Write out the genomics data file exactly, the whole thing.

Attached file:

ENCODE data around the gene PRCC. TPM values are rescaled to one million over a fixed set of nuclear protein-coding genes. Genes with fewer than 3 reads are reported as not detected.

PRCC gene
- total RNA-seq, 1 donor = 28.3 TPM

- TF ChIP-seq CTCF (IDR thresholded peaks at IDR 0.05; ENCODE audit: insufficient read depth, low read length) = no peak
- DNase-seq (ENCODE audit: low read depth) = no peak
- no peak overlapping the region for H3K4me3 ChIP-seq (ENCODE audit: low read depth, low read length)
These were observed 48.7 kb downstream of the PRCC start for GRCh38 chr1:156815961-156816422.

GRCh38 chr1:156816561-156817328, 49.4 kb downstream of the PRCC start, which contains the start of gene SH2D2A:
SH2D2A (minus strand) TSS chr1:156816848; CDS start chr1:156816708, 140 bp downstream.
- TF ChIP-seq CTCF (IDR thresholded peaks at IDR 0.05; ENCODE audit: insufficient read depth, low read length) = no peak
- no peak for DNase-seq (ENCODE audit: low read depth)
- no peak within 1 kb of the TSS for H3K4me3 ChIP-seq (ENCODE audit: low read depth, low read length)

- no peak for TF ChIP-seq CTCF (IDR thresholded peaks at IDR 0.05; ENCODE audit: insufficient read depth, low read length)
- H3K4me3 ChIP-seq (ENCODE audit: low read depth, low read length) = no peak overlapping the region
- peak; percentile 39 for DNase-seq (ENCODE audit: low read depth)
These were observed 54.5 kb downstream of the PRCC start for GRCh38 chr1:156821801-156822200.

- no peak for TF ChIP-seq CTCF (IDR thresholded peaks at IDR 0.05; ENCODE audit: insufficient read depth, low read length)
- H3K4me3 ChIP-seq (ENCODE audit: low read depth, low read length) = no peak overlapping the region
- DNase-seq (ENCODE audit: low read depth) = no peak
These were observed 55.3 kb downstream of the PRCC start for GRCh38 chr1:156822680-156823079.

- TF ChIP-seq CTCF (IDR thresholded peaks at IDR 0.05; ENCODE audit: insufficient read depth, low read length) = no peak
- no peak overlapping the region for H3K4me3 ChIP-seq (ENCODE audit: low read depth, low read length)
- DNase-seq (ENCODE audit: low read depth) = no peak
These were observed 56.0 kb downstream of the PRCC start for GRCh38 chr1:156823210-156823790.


ENCODE data around the gene PRCC. TPM values are rescaled to one million over a fixed set of nuclear protein-coding genes. Genes with fewer than 3 reads are reported as not detected.

PRCC gene
- total RNA-seq, 1 donor = 28.3 TPM

- TF ChIP-seq CTCF (IDR thresholded peaks at IDR 0.05; ENCODE audit: insufficient read depth, low read length) = no peak
- DNase-seq (ENCODE audit: low read depth) = no peak
- no peak overlapping the region for H3K4me3 ChIP-seq (ENCODE audit: low read depth, low read length)
These were observed 48.7 kb downstream of the PRCC start for GRCh38 chr1:156815961-156816422.

GRCh38 chr1:156816561-156817328, 49.4 kb downstream of the PRCC start, which contains the start of gene SH2D2A:
SH2D2A (minus strand) TSS chr1:156816848; CDS start chr1:156816708, 140 bp downstream.
- TF ChIP-seq CTCF (IDR thresholded peaks at IDR 0.05; ENCODE audit: insufficient read depth, low read length) = no peak
- no peak for DNase-seq (ENCODE audit: low read depth)
- no peak within 1 kb of the TSS for H3K4me3 ChIP-seq (ENCODE audit: low read depth, low read length)

- no peak for TF ChIP-seq CTCF (IDR thresholded peaks at IDR 0.05; ENCODE audit: insufficient read depth, low read length)
- H3K4me3 ChIP-seq (ENCODE audit: low read depth, low read length) = no peak overlapping the region
- peak; percentile 39 for DNase-seq (ENCODE audit: low read depth)
These were observed 54.5 kb downstream of the PRCC start for GRCh38 chr1:156821801-156822200.

- no peak for TF ChIP-seq CTCF (IDR thresholded peaks at IDR 0.05; ENCODE audit: insufficient read depth, low read length)
- H3K4me3 ChIP-seq (ENCODE audit: low read depth, low read length) = no peak overlapping the region
- DNase-seq (ENCODE audit: low read depth) = no peak
These were observed 55.3 kb downstream of the PRCC start for GRCh38 chr1:156822680-156823079.

- TF ChIP-seq CTCF (IDR thresholded peaks at IDR 0.05; ENCODE audit: insufficient read depth, low read length) = no peak
- no peak overlapping the region for H3K4me3 ChIP-seq (ENCODE audit: low read depth, low read length)
- DNase-seq (ENCODE audit: low read depth) = no peak
These were observed 56.0 kb downstream of the PRCC start for GRCh38 chr1:156823210-156823790.